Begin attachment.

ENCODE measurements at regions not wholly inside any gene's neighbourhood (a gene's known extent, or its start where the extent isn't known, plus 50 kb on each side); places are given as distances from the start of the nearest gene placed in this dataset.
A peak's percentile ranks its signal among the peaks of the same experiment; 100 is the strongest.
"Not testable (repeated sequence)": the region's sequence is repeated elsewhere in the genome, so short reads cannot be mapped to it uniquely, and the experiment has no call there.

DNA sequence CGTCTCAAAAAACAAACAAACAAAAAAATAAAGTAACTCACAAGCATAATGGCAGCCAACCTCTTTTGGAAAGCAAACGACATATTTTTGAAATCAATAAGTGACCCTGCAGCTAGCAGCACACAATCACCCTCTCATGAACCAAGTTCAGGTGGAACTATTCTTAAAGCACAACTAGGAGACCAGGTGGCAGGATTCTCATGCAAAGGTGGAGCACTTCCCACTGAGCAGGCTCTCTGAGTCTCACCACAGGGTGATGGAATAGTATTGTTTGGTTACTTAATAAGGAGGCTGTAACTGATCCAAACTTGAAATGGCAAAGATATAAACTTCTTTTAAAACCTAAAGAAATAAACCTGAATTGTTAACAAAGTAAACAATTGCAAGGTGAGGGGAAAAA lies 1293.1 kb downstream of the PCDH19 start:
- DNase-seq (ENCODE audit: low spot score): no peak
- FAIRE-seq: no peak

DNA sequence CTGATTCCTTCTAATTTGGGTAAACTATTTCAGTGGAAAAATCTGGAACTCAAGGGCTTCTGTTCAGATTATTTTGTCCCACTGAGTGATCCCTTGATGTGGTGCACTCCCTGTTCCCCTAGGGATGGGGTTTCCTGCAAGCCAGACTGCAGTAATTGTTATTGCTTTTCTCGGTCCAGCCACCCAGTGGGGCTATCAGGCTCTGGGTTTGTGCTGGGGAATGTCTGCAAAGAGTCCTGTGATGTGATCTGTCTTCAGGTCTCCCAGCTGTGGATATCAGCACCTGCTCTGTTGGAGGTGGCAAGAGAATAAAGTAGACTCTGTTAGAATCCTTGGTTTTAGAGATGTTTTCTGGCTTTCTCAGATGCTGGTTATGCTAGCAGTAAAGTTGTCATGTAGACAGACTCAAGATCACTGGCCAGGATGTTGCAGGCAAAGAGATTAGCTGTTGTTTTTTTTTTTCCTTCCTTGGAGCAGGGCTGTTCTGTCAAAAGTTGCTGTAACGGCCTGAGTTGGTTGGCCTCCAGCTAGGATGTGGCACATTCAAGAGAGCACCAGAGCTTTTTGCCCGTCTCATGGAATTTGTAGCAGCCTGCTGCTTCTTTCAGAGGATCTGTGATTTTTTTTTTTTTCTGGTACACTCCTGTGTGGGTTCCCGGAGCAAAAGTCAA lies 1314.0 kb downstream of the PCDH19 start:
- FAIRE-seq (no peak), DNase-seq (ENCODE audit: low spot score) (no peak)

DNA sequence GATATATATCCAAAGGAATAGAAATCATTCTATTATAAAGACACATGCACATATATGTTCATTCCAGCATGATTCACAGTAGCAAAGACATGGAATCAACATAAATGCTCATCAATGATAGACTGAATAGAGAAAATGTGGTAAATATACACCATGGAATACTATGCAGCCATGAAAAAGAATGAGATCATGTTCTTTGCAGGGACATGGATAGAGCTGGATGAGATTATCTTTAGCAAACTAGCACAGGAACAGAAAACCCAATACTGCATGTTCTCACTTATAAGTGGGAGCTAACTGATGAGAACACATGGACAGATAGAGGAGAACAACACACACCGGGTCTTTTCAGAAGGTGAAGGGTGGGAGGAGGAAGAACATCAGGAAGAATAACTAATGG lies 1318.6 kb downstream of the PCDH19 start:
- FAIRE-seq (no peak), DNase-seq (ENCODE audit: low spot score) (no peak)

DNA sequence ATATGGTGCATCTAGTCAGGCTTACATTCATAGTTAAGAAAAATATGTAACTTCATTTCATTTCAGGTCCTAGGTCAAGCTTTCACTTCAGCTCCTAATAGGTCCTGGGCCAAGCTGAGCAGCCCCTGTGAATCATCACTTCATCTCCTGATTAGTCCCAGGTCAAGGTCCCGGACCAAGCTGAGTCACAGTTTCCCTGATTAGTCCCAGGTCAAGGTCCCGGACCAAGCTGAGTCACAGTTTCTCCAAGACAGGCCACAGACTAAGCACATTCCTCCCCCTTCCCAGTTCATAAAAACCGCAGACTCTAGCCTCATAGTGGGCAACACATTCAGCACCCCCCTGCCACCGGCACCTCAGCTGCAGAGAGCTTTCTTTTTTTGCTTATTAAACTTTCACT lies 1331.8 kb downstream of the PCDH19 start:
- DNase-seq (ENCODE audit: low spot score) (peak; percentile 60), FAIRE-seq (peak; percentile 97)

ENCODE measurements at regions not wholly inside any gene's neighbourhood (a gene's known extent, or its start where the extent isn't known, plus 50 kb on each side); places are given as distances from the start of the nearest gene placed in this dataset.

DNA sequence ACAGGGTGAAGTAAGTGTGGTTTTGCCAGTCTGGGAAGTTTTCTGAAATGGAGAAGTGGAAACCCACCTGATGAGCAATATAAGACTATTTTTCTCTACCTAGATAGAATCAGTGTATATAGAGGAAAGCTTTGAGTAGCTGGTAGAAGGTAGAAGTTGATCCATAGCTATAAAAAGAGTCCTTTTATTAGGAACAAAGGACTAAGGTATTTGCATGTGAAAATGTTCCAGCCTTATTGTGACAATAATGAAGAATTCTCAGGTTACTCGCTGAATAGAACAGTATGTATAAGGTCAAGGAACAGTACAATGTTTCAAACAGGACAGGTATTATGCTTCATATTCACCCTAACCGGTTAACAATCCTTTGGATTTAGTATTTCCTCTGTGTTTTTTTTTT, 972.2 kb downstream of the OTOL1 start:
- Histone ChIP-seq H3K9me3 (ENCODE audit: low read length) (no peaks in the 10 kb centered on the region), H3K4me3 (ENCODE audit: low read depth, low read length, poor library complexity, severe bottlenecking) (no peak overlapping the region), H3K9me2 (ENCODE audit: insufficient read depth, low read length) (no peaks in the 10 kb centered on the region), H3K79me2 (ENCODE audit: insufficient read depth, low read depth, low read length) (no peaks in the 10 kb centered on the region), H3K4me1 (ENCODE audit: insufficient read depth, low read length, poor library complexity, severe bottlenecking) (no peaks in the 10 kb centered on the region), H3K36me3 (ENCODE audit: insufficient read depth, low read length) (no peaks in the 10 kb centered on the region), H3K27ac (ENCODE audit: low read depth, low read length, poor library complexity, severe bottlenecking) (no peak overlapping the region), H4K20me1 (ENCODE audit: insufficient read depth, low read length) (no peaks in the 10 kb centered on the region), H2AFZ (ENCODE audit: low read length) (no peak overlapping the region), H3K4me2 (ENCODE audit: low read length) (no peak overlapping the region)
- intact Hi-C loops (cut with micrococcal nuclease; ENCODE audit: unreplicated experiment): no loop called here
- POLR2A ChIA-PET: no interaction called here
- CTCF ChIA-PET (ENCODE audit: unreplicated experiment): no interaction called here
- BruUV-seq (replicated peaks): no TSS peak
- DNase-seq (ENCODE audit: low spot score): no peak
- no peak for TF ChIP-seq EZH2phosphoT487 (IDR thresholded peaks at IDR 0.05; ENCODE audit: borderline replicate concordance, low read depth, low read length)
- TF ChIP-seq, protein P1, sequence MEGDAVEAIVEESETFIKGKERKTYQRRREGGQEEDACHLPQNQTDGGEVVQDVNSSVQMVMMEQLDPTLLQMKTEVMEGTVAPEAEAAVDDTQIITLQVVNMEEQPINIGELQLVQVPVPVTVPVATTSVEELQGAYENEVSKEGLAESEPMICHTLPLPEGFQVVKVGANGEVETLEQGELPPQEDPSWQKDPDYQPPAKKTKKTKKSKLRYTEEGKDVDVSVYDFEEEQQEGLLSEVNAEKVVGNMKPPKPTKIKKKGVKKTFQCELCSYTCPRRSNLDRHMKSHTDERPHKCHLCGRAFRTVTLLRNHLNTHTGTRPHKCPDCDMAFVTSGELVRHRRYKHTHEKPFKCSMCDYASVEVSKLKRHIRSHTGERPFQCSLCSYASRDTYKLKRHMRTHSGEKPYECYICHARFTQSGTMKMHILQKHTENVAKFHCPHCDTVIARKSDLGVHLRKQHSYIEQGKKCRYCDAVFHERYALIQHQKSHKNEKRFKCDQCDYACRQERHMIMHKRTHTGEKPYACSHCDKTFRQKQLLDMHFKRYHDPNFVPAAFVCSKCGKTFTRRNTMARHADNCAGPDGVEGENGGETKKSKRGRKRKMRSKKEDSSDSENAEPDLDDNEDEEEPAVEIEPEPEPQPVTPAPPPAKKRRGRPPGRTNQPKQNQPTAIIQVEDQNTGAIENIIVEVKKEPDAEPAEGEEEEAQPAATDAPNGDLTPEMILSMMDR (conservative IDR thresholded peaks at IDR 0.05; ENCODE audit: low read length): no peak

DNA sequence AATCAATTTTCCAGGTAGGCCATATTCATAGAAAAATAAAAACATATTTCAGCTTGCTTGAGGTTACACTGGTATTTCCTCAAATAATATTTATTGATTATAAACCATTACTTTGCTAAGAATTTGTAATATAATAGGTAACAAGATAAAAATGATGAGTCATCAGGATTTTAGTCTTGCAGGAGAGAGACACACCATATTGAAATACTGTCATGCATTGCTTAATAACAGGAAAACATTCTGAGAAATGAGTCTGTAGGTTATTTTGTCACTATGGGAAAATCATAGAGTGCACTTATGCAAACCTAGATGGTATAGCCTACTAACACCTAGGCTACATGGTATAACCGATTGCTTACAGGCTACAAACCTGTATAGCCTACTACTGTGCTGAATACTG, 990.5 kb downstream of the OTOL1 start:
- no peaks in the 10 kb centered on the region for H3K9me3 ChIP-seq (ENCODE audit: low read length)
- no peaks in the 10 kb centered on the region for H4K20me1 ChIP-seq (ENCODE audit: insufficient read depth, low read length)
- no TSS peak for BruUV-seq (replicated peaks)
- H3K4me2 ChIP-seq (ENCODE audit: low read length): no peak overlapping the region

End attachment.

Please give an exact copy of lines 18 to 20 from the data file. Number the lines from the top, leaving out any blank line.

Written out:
- CTCF ChIA-PET (ENCODE audit: unreplicated experiment): no interaction called here
- BruUV-seq (replicated peaks): no TSS peak
- DNase-seq (ENCODE audit: low spot score): no peak